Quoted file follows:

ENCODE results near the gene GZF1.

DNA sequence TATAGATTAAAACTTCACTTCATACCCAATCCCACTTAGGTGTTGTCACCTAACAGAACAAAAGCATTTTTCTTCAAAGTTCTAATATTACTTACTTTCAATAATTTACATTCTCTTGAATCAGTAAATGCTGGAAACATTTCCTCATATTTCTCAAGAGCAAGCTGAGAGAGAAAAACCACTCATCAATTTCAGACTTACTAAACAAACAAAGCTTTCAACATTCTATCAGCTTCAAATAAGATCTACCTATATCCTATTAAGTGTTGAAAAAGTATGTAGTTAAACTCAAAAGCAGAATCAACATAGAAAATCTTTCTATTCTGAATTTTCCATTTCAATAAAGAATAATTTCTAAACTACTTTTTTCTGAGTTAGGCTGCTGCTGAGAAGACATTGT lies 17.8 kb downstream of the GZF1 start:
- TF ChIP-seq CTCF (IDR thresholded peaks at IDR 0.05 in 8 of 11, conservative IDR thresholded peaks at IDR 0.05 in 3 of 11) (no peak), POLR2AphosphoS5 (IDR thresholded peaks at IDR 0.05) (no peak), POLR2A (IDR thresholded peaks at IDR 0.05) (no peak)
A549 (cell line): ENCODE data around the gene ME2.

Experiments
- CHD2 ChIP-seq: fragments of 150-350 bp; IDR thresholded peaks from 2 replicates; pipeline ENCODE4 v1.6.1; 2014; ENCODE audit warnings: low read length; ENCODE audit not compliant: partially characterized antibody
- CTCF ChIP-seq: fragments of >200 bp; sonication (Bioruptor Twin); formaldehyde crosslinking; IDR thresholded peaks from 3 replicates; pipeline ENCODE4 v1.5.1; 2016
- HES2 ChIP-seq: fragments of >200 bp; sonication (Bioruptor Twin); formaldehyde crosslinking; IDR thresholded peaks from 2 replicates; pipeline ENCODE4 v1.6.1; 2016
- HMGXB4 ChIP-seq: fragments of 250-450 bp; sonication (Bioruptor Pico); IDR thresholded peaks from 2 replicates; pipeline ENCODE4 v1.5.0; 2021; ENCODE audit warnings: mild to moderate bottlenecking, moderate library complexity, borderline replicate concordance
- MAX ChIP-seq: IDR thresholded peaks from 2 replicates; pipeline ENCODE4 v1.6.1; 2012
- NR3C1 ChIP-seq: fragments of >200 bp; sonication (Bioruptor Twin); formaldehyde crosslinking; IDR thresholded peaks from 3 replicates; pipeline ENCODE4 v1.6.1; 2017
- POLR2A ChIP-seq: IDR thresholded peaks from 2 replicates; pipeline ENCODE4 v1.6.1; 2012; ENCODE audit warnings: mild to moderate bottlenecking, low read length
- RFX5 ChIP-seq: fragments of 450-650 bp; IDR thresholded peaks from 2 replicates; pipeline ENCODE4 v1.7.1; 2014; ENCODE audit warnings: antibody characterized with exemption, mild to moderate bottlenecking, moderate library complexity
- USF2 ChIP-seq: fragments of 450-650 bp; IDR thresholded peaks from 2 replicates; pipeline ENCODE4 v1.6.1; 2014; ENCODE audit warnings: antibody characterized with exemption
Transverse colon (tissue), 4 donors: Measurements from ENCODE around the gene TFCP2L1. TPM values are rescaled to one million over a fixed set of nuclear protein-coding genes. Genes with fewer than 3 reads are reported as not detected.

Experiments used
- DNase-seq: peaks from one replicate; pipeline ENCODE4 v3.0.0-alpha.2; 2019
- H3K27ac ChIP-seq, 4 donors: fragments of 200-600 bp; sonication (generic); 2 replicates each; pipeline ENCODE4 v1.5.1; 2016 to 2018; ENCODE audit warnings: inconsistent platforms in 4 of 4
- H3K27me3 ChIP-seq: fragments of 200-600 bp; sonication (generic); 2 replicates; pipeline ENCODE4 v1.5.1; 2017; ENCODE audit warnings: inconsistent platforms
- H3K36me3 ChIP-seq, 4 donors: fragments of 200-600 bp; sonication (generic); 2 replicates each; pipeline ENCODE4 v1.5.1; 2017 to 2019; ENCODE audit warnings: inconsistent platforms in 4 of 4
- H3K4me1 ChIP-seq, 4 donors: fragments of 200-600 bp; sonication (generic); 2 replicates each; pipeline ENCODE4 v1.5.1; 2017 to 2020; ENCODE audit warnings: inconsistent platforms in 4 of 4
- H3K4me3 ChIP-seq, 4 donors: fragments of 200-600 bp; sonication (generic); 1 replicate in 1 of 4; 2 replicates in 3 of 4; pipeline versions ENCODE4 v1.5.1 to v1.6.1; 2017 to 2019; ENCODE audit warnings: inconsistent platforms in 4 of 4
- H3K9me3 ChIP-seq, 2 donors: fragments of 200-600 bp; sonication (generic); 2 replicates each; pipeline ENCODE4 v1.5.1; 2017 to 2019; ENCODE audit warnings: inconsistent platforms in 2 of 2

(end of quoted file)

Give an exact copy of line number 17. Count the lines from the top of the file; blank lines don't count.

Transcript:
- DNase-seq: peaks from one replicate; pipeline ENCODE4 v3.0.0-alpha.2; 2019